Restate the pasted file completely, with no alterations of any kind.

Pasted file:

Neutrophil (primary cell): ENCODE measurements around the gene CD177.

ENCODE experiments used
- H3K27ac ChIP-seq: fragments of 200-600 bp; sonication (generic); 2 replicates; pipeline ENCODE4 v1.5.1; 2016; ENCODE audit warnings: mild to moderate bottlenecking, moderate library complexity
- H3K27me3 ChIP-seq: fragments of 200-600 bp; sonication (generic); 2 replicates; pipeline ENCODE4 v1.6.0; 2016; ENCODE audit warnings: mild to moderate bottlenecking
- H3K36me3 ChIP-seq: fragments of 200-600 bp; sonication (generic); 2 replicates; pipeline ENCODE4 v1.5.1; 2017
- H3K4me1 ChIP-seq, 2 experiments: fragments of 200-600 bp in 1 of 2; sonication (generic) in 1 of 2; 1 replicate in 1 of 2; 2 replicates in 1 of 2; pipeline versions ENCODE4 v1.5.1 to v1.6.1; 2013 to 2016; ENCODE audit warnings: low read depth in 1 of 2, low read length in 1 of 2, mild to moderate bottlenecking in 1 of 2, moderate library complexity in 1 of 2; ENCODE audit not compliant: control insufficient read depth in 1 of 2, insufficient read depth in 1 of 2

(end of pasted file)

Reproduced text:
Neutrophil (primary cell): ENCODE measurements around the gene CD177.

ENCODE experiments used
- H3K27ac ChIP-seq: fragments of 200-600 bp; sonication (generic); 2 replicates; pipeline ENCODE4 v1.5.1; 2016; ENCODE audit warnings: mild to moderate bottlenecking, moderate library complexity
- H3K27me3 ChIP-seq: fragments of 200-600 bp; sonication (generic); 2 replicates; pipeline ENCODE4 v1.6.0; 2016; ENCODE audit warnings: mild to moderate bottlenecking
- H3K36me3 ChIP-seq: fragments of 200-600 bp; sonication (generic); 2 replicates; pipeline ENCODE4 v1.5.1; 2017
- H3K4me1 ChIP-seq, 2 experiments: fragments of 200-600 bp in 1 of 2; sonication (generic) in 1 of 2; 1 replicate in 1 of 2; 2 replicates in 1 of 2; pipeline versions ENCODE4 v1.5.1 to v1.6.1; 2013 to 2016; ENCODE audit warnings: low read depth in 1 of 2, low read length in 1 of 2, mild to moderate bottlenecking in 1 of 2, moderate library complexity in 1 of 2; ENCODE audit not compliant: control insufficient read depth in 1 of 2, insufficient read depth in 1 of 2